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Christopher Drew, a 60-year-old school teacher, faces 15 years in prison for taping a conversation he had with a police officer.  (Source: José Moré/Chicago News Cooperative)

The Chicago police had 10,000 complaints of brutality, assault, and other wrong-doing filed against them between 2002 and 2004.  (Source: AFP/Getty Images)

  (Source: OBEY Images)
Class 1 Felony of recording a conversation is just below the prison time you'd spend for murder

We've often written on the disconnect between current laws and the reality of the digital age.  When a person gets charged over a million dollars for pirating and sharing a few songs, and a robber stealing a dozen CDs might have to a pay a few hundred in fines, the system can seem incredibly flawed at times.

Another example of this disconnect that has recently been brought into sharp focus include laws that police are using to try to prosecute those that digitally record their actions.  We already covered how police in some areas can arrest you, if you videotape or photograph them in a public or private setting.  Well, in some areas they can arrest you for even recording an audio conversation.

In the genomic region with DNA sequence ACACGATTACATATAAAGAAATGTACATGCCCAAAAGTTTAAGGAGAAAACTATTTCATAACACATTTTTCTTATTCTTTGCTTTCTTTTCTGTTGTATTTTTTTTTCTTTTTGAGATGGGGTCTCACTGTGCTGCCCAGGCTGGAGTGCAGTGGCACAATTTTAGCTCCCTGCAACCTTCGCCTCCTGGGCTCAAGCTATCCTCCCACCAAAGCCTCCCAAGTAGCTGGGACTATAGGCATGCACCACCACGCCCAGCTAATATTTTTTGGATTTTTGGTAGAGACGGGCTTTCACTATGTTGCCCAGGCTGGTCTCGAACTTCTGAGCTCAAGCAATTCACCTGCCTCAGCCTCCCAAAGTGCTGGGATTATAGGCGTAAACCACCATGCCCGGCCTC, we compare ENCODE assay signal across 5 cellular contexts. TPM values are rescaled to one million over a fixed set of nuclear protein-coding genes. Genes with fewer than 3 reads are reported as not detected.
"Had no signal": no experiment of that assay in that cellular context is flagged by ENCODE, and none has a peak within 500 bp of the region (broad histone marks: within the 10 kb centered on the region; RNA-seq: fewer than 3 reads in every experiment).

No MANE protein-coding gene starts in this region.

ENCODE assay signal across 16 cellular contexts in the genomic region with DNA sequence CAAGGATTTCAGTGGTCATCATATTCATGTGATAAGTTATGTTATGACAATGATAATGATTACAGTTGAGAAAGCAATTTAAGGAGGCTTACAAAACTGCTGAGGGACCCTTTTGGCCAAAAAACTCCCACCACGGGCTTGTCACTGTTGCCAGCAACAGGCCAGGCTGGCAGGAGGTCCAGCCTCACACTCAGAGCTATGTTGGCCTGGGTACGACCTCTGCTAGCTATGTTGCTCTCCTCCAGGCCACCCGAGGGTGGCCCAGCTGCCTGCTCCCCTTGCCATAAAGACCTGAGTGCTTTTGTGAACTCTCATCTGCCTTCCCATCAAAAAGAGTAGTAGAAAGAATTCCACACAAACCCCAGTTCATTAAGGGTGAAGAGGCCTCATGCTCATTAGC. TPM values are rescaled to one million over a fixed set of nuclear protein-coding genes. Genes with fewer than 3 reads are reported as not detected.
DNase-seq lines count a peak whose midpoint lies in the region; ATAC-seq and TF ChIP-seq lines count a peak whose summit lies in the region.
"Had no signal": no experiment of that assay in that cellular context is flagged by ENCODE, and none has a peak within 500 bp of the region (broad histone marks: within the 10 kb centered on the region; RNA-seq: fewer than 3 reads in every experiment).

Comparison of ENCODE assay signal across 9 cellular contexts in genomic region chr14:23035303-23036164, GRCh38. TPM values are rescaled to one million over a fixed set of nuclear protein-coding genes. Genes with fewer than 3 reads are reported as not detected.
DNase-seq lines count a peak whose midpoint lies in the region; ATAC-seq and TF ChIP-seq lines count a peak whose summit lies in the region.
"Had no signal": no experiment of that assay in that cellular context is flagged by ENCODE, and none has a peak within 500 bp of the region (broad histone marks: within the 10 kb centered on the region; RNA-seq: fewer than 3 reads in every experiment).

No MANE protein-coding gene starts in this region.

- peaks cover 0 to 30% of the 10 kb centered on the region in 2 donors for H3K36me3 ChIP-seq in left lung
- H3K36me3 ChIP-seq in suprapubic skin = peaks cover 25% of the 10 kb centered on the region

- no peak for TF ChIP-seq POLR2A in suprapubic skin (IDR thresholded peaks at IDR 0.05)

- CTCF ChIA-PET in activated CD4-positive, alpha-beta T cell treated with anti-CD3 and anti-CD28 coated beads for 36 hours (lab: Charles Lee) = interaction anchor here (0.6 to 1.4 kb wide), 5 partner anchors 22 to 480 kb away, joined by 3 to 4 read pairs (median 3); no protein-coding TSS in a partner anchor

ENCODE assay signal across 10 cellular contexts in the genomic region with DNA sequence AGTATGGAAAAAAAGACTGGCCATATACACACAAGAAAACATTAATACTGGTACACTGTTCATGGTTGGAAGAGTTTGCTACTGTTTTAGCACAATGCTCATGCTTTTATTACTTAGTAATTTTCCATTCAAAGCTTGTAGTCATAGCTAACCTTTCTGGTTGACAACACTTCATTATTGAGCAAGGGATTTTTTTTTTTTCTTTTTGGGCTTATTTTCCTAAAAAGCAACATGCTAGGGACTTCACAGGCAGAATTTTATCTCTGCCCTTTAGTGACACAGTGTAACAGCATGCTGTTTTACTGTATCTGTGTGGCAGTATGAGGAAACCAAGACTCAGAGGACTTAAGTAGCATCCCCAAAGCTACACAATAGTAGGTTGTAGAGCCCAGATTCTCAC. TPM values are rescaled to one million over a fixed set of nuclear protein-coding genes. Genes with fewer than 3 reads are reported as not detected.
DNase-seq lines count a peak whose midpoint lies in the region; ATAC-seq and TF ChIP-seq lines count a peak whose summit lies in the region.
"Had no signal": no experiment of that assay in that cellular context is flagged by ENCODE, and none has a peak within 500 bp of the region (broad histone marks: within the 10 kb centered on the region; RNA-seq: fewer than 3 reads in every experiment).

Illinois is one of the states with the toughest laws against audiotaping a conversation between you and another party without their knowledge.  The law [text] states that you can face up to 15 years in prison for committing the offense.